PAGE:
Denmark does not impose a complicated or onerous tax system on foreign companies operating in the country. The primary concerns for a foreign company that needs to comply with tax laws in Denmark are: Individual income tax (IIT) for employees in Denmark, social security costs, payroll tax, VAT, withholding tax, business tax and permanent establishment concerns.
A remote payroll in Denmark is where a foreign company, i.e. a non-resident company, payrolls a resident employee in Denmark. This applies to both local and foreign employees. One option for a non-resident company to payroll its employees (local and foreign) in Denmark is to use a fully outsourced service like a GEO or PEO which will employ and payroll the staff on their behalf.
In some cases, a company will register their business in Denmark under one of the forms available but prefer to have another company administer its payroll. This can be accomplished through a payroll provider. It is important to note that the company, as the Employer of Record, is still fully responsible for compliance with employment, immigration, tax and payroll regulations. But the payroll calculations, payments and filings can all be outsourced to the payroll provider.
Larger companies with a commitment to Denmark may wish to run their own local payroll for all employees, foreign and local. In order to accomplish this, they will have to complete the incorporation, register the business and then hire the necessary staff. There will be a need for in country human resources personnel who have the background needed to manage a Danish payroll and can fulfil all tax, withholding tax and payroll requirements.
This approach carries significant cost and requires some knowledge of local employment and payroll regulations. The company will need a local accounting firm and potentially legal counsel to ensure full compliance with Denmark employment laws.
Companies can outsource the employment and payroll of their staff in Denmark to a GEO, like Shield GEO. This is possible for both foreign workers and Denmark nationals. This is the easiest, fastest and safest way to payroll staff in Denmark.
Shield GEO manages all aspects of payroll for workers in Denmark, including taxes, withholding, social security payments and other statutory requirements. Shield GEO becomes the Employer of Record and employs the staff on behalf of the client.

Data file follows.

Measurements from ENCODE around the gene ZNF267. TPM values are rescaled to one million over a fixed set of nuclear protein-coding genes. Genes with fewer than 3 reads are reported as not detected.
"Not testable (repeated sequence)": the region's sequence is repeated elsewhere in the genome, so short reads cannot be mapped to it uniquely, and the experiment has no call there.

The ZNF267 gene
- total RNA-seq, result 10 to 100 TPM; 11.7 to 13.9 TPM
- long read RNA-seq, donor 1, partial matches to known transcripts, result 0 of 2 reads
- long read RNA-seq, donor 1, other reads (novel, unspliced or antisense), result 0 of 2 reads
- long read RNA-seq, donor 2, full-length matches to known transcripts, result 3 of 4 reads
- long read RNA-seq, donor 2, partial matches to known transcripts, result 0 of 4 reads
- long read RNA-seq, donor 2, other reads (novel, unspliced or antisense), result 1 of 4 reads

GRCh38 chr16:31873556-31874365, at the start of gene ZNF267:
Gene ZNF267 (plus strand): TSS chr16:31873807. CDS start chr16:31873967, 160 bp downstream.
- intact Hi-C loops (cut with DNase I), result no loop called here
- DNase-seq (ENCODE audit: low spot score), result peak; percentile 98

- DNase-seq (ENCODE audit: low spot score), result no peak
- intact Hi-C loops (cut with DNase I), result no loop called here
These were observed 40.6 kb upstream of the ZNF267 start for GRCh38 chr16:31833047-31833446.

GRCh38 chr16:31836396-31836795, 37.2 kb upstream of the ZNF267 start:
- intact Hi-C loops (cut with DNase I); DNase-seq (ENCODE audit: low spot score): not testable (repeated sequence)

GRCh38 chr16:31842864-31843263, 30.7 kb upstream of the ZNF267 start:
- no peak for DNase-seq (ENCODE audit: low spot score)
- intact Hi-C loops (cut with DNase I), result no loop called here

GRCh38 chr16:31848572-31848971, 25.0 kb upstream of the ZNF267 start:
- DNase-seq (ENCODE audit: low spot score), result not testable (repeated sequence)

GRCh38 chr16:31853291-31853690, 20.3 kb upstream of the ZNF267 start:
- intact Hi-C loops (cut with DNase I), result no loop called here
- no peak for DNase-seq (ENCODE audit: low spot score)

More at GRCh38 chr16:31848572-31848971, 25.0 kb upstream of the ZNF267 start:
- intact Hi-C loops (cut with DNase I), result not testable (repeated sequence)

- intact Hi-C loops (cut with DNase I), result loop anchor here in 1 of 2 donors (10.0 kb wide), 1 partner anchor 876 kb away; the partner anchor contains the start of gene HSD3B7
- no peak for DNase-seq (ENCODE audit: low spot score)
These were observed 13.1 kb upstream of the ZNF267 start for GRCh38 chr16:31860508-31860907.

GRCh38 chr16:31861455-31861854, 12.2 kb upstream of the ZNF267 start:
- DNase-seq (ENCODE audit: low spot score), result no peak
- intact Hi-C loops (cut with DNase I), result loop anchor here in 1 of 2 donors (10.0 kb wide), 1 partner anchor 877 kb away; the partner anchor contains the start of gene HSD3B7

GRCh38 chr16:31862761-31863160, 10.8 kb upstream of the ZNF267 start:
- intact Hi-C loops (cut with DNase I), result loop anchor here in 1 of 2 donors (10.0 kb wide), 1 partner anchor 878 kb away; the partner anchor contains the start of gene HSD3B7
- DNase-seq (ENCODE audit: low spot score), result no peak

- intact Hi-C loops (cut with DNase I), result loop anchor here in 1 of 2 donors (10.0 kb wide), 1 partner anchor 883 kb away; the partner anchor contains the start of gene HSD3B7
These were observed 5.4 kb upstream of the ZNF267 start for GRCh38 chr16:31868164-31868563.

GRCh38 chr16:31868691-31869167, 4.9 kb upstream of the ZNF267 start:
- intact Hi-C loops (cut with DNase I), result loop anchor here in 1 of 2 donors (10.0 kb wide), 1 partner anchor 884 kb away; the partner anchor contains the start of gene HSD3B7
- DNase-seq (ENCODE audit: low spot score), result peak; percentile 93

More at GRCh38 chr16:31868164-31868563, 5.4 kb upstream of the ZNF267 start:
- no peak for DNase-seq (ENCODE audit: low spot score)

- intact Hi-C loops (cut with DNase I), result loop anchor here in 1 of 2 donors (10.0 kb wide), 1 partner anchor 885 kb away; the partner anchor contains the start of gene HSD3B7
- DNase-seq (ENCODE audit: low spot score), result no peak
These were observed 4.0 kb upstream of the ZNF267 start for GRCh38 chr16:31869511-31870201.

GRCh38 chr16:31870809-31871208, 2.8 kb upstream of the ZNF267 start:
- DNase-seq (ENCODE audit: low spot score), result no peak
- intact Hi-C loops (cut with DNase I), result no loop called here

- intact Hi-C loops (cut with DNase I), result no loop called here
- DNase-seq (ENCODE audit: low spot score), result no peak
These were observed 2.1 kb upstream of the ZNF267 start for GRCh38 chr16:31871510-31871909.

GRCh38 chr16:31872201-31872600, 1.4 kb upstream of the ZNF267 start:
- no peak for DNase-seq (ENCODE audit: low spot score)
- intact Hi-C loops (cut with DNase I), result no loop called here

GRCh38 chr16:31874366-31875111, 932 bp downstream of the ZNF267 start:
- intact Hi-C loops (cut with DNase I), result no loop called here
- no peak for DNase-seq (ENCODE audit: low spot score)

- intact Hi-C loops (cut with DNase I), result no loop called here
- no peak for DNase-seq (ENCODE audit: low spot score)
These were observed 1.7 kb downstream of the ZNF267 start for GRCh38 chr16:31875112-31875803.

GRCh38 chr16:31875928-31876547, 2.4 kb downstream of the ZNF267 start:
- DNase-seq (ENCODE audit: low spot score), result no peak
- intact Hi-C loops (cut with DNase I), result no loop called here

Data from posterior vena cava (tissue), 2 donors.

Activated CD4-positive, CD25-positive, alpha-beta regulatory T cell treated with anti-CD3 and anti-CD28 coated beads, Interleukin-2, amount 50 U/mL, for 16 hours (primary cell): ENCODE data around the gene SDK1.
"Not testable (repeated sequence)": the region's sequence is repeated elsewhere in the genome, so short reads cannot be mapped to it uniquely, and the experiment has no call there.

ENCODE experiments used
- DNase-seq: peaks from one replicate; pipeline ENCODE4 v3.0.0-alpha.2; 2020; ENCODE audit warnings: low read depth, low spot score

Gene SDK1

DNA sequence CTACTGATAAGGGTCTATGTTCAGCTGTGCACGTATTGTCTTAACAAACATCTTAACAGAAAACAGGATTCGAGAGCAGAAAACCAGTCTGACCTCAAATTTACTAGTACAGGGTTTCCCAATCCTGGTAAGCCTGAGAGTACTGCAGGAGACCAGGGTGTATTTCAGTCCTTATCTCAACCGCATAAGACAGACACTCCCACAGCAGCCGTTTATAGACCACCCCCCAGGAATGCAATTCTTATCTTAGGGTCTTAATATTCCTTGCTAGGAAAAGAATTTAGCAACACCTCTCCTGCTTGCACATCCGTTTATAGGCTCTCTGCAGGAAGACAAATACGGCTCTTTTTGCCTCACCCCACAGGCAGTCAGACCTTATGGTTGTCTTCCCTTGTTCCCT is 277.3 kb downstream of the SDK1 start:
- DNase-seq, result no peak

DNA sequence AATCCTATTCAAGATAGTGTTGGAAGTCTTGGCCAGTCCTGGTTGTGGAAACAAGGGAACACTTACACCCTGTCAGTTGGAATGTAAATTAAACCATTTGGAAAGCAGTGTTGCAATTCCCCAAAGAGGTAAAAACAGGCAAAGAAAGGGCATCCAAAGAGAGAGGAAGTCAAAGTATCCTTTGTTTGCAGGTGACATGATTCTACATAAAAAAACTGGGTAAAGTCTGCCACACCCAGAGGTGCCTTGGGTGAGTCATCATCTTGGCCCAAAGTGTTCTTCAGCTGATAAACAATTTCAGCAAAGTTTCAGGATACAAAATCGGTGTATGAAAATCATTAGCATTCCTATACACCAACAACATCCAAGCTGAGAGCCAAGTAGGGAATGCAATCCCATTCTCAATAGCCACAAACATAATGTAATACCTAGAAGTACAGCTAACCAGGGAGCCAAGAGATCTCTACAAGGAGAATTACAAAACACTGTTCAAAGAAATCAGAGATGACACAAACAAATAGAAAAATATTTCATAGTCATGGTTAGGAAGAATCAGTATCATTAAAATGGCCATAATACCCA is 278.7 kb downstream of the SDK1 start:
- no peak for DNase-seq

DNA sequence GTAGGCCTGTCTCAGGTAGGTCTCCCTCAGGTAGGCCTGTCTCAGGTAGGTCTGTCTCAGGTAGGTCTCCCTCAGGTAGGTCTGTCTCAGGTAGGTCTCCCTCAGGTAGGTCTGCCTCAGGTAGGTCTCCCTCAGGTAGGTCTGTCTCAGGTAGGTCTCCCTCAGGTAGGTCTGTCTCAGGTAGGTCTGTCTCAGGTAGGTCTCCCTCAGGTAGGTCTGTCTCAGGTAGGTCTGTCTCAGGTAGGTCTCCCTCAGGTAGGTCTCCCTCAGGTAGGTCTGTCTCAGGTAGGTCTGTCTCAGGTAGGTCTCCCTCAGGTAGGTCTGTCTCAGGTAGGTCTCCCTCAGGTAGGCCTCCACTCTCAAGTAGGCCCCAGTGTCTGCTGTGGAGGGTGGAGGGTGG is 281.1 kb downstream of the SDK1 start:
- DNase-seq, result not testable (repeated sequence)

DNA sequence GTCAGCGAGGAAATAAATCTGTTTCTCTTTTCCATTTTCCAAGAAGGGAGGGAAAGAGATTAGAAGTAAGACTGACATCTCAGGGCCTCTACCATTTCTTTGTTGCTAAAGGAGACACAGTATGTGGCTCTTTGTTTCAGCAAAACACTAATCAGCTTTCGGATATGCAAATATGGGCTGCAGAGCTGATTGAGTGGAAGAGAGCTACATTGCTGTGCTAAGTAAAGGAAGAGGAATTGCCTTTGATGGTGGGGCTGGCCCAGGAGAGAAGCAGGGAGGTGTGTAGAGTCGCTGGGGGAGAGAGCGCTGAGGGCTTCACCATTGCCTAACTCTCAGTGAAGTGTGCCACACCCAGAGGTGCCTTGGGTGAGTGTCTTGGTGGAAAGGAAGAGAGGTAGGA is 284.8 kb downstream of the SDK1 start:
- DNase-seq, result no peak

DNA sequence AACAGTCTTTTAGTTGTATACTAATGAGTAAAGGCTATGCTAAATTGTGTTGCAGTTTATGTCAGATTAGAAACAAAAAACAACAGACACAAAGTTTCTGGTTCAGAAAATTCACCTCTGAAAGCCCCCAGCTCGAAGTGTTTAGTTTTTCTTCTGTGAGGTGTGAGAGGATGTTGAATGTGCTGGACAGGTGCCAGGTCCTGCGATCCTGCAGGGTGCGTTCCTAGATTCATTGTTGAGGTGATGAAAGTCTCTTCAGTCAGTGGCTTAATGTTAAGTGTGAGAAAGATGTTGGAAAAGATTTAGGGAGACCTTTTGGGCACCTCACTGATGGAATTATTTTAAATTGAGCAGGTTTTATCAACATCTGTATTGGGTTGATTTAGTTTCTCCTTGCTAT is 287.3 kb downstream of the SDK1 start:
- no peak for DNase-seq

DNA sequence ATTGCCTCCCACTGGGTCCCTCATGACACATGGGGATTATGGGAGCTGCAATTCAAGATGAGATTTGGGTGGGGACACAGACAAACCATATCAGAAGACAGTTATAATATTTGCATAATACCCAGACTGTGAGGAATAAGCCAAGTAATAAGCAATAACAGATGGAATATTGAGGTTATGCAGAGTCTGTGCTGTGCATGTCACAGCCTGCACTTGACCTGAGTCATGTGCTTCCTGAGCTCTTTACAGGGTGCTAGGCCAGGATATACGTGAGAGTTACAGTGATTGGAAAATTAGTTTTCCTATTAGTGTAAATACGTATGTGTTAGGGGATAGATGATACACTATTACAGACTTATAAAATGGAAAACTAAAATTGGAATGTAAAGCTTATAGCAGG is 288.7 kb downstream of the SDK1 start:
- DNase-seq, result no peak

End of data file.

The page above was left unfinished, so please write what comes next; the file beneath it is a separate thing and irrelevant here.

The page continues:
Staff are paid monthly with tax and social security deducted at source and paid to local authorities. Shield GEO will invoice the client monthly in advance of the payroll date. The invoice consists of the Total Cost of Employment (Base salary + Employers Statutory Contributions + Additional statutory contributions) and a Management Fee. Shield GEO provides the employees with payslips.
Read more about outsourced payroll and employment through Shield GEO.
Danish Krone (DKK)
|Employee Information Required ?||
When a new employee is introduced to a company the business will need a range of the employee’s personal information in order to set up processes such up their salary with online banking. The details required by the employer include the following:
Personal Tax Number
Any pension details
|Tax Registration Requirements ?||
Any individuals who are registered as official residents of Denmark, and would like to carry out work will be required to apply for a Tax Card from SKAT. In order to apply for the card the individual must complete form 04.063.
When the application for the Tax Card has been processed, the individual will receive the card in the post with their preliminary income assessment and Danish Individual personal tax number.
|Social Security Registration ?||
In Denmark, social security is funded by both taxes and social security contributions. Social security contributions currently stand at 8% of an individuals income. In order to be able too receive social security benefits and and use the healthcare system, all individuals who are planning to stay in Denmark for more then three months must apply for a CPR Number from the Civil Registration office. Having a CPR number is a legal requirement in Denmark.
Many of the benefits offered by the Danish Welfare system (Social Security) include, health insurance, child allowance, maternity benefit, holiday pay, disability benefit and sickness benefit.
|Documentation Required for New Employees ?||
When a business hires a new employee, they have a duty to provide the employee with all the details about the job and what their duties will include. The majority of the information required will be outlined in the employees employment contract.. If the employee is beginning a job in a specialized area then they may be required to attend courses relating to their job role, in order to gain certificates proving that they have the correct skills for the job.
|Corporate Income Tax ?||
The current corporate tax rate in Denmark is 23.5%, which will be reduced to 22% in 2016.
|Income Tax Rate ?||
|Payroll Tax ?||
There is generally no payroll tax in Denmark apart from companies carrying out specific VAT exempted activities.
|Sales Tax ?||
Denmark imposes a Value Added Tax (VAT) on all taxable supplies of goods and services made by a taxable person. The current VAT registration threshold is DKK 50,000 annually.
The current VAT rate is 25%.
|Withholding Tax ?||
Denmark imposes withholding tax (WHT) on certain classes of income paid to non-residents: